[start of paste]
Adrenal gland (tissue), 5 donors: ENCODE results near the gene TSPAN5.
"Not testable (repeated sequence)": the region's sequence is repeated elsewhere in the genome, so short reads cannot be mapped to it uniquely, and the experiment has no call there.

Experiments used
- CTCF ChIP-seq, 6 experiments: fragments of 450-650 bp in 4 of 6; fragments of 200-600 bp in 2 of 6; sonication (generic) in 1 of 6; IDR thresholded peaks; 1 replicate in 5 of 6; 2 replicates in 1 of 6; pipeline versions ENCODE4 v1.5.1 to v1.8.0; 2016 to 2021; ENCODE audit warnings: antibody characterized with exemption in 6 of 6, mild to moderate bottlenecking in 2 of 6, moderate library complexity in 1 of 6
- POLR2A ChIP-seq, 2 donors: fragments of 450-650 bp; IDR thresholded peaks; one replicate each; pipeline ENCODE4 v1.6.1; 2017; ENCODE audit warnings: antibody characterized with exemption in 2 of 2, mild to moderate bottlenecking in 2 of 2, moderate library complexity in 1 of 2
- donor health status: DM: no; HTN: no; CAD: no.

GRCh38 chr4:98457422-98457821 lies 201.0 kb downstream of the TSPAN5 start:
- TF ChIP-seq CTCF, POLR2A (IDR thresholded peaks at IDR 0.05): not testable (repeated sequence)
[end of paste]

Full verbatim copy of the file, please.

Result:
Adrenal gland (tissue), 5 donors: ENCODE results near the gene TSPAN5.
"Not testable (repeated sequence)": the region's sequence is repeated elsewhere in the genome, so short reads cannot be mapped to it uniquely, and the experiment has no call there.

Experiments used
- CTCF ChIP-seq, 6 experiments: fragments of 450-650 bp in 4 of 6; fragments of 200-600 bp in 2 of 6; sonication (generic) in 1 of 6; IDR thresholded peaks; 1 replicate in 5 of 6; 2 replicates in 1 of 6; pipeline versions ENCODE4 v1.5.1 to v1.8.0; 2016 to 2021; ENCODE audit warnings: antibody characterized with exemption in 6 of 6, mild to moderate bottlenecking in 2 of 6, moderate library complexity in 1 of 6
- POLR2A ChIP-seq, 2 donors: fragments of 450-650 bp; IDR thresholded peaks; one replicate each; pipeline ENCODE4 v1.6.1; 2017; ENCODE audit warnings: antibody characterized with exemption in 2 of 2, mild to moderate bottlenecking in 2 of 2, moderate library complexity in 1 of 2
- donor health status: DM: no; HTN: no; CAD: no.

GRCh38 chr4:98457422-98457821 lies 201.0 kb downstream of the TSPAN5 start:
- TF ChIP-seq CTCF, POLR2A (IDR thresholded peaks at IDR 0.05): not testable (repeated sequence)